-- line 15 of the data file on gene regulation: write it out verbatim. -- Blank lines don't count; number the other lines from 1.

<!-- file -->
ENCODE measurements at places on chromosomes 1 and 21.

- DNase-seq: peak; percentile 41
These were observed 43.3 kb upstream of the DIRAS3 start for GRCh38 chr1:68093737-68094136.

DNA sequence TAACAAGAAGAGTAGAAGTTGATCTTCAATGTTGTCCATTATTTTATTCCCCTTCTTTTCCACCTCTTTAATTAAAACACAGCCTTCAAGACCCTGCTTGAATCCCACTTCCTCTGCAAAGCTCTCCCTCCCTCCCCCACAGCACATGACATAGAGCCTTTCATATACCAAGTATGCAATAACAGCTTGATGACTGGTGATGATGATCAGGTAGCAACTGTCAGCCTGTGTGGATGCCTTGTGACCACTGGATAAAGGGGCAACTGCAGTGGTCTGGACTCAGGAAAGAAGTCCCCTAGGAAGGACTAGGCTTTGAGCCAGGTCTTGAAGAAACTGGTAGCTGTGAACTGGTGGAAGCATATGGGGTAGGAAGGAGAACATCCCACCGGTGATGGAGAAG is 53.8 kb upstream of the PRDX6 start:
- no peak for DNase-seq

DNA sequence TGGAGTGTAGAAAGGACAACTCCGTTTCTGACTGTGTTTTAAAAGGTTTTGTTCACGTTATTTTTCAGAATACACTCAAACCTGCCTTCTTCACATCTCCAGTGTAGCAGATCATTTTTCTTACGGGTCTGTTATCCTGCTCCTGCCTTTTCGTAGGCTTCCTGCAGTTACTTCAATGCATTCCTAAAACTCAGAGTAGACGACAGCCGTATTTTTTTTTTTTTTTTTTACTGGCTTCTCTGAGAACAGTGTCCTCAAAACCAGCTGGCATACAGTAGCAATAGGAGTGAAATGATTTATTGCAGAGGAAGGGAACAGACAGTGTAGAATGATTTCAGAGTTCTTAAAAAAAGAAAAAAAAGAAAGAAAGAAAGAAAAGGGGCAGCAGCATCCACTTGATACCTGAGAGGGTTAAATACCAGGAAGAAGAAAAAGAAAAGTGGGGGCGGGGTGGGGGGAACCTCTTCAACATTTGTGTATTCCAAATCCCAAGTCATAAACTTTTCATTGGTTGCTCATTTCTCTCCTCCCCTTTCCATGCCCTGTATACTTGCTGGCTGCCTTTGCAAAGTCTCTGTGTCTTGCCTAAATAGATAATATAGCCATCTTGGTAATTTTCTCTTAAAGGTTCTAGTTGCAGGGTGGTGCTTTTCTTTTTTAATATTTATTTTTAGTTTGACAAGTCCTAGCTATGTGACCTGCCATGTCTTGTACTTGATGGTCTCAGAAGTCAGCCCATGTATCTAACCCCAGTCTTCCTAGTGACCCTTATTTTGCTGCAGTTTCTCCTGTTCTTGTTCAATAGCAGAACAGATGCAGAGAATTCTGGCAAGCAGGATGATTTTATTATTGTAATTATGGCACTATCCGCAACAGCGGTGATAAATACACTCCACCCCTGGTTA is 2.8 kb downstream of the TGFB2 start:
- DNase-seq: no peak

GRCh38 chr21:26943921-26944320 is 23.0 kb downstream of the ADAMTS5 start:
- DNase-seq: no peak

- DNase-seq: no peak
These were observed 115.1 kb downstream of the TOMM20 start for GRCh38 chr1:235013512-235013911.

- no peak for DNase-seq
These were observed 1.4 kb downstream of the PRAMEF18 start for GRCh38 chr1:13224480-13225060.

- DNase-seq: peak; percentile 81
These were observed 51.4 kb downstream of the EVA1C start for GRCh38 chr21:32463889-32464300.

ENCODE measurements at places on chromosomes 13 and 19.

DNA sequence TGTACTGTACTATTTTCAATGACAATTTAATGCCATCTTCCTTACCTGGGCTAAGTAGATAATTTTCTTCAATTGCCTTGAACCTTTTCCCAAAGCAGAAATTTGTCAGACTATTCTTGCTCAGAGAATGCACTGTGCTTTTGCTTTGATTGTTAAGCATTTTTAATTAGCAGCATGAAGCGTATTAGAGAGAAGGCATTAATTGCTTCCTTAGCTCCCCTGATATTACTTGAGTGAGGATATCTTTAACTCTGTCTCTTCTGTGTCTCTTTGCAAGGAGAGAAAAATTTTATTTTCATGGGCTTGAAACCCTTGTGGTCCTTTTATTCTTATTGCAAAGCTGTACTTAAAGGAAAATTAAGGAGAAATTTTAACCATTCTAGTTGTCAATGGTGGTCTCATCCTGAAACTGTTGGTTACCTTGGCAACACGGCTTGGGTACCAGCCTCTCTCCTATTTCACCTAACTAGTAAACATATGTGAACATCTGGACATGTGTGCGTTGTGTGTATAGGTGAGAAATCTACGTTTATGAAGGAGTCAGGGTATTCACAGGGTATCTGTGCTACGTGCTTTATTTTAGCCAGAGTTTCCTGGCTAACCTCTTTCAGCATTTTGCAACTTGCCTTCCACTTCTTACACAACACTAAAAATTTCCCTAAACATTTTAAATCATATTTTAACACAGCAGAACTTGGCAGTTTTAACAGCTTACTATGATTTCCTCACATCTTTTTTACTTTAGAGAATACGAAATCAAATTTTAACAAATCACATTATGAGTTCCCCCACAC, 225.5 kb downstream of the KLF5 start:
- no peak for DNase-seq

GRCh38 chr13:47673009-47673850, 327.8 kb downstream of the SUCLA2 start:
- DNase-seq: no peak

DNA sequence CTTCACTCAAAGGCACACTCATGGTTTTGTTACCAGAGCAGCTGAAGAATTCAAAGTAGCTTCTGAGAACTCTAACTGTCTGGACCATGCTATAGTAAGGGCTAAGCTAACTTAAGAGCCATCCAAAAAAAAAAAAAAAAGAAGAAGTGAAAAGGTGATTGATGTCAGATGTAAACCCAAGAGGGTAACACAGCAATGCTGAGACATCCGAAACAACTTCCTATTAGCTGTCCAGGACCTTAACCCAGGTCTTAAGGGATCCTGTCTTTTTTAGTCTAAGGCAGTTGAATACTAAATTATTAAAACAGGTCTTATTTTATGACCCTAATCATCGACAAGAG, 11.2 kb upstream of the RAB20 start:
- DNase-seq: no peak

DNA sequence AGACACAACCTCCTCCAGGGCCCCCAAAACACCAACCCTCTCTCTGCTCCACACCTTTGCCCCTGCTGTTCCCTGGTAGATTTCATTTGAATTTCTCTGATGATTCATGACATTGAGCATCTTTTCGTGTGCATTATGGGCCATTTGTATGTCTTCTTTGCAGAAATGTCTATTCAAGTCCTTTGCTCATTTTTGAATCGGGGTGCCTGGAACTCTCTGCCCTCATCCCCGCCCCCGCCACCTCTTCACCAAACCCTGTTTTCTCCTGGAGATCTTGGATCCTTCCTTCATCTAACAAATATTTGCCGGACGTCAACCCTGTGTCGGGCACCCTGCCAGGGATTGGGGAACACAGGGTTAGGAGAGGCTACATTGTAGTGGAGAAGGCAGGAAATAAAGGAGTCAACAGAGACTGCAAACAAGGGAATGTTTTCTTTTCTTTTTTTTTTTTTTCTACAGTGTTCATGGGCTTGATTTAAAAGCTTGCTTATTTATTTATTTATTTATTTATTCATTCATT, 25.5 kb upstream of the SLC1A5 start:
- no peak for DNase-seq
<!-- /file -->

These were observed 51.4 kb downstream of the EVA1C start for GRCh38 chr21:32463889-32464300.